Emotional and social cognitive deficits were investigated in a group of 24 individuals with mild cognitive impairment (MCI) and 24 healthy controls. Empathic and visual emotional responses were collected, analyzed and correlated to brain structural imaging data by means of: (i) a pictorial matching-to-sample task with facial and non-facial stimuli; (ii) self-reported questionnaires for cognitive and affective emotional components, and alexithymia; (iii) in-depth assessment of cognitive functions. Results indicated that visual processing of faces in MCI individuals did not benefit from fearful emotional content which in healthy controls facilitates stimulus' recognition (emotional enhancement effect). This implicit visuo-emotional disorder was specific for the faces, did not generalize to other categories, and did not correlate to explicit measures of empathy. Thus, our main finding indicates that in MCI individuals, deficits in visual recognition of facial emotions may arise already in the earliest stages of memorization, during the visual encoding of facial emotions. Voxel-based morphometry revealed its association with atrophy in frontal and occipito-temporal regions, mostly involving the anterior medial prefrontal cortex (P<0.05, multiple-comparison correction). Neural evidences were corroborated by clinical scores showing significant correlation between reduction of Emotion Enhancement Effect and deficits in frontal/executive functions. Crucially, the disorder did not appear to be related to the number of impaired cognitive domains (single or multiple-domain MCI) but rather to the involvement of frontal brain networks and frontal/executive functions. This suggests that in prodromal stages of dementia, frontal symptoms may represent a significant signal of emotional recognition disorders.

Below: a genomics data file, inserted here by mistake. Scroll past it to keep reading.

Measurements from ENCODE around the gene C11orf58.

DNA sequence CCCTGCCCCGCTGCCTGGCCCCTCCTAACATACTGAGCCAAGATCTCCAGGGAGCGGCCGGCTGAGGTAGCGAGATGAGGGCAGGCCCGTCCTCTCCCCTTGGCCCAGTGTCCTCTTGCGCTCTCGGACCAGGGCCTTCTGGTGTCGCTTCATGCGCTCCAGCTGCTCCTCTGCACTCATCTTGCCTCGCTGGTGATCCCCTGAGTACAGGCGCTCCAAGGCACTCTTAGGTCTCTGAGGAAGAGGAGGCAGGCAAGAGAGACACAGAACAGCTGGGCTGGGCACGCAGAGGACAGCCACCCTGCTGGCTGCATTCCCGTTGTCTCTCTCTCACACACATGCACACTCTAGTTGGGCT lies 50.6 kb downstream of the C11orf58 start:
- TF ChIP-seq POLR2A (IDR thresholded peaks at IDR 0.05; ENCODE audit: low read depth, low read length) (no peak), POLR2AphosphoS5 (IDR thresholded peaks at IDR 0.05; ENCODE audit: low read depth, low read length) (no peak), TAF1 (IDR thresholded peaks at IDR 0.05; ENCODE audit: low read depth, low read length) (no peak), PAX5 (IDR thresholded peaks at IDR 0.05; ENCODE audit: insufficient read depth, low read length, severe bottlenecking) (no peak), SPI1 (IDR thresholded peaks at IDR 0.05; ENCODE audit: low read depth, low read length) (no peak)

Behavioral and neural correlates of visual emotion discrimination and empathy in mild cognitive impairment

MORO, Valentina
2015

Abstract

Emotional and social cognitive deficits were investigated in a group of 24 individuals with mild cognitive impairment (MCI) and 24 healthy controls. Empathic and visual emotional responses were collected, analyzed and correlated to brain structural imaging data by means of: (i) a pictorial matching-to-sample task with facial and non-facial stimuli; (ii) self-reported questionnaires for cognitive and affective emotional components, and alexithymia; (iii) in-depth assessment of cognitive functions. Results indicated that visual processing of faces in MCI individuals did not benefit from fearful emotional content which in healthy controls facilitates stimulus' recognition (emotional enhancement effect). This implicit visuo-emotional disorder was specific for the faces, did not generalize to other categories, and did not correlate to explicit measures of empathy. Thus, our main finding indicates that in MCI individuals, deficits in visual recognition of facial emotions may arise already in the earliest stages of memorization, during the visual encoding of facial emotions. Voxel-based morphometry revealed its association with atrophy in frontal and occipito-temporal regions, mostly involving the anterior medial prefrontal cortex (P<0.05, multiple-comparison correction). Neural evidences were corroborated by clinical scores showing significant correlation between reduction of Emotion Enhancement Effect and deficits in frontal/executive functions. Crucially, the disorder did not appear to be related to the number of impaired cognitive domains (single or multiple-domain MCI) but rather to the involvement of frontal brain networks and frontal/executive functions. This suggests that in prodromal stages of dementia, frontal symptoms may represent a significant signal of emotional recognition disorders.
Emotion recognition; Empathy; Executive functions; Medial prefrontal cortex; Mild cognitive impairment; Voxel-based morphometry
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Utilizza questo identificativo per citare o creare un link a questo documento: https://hdl.handle.net/11562/926623
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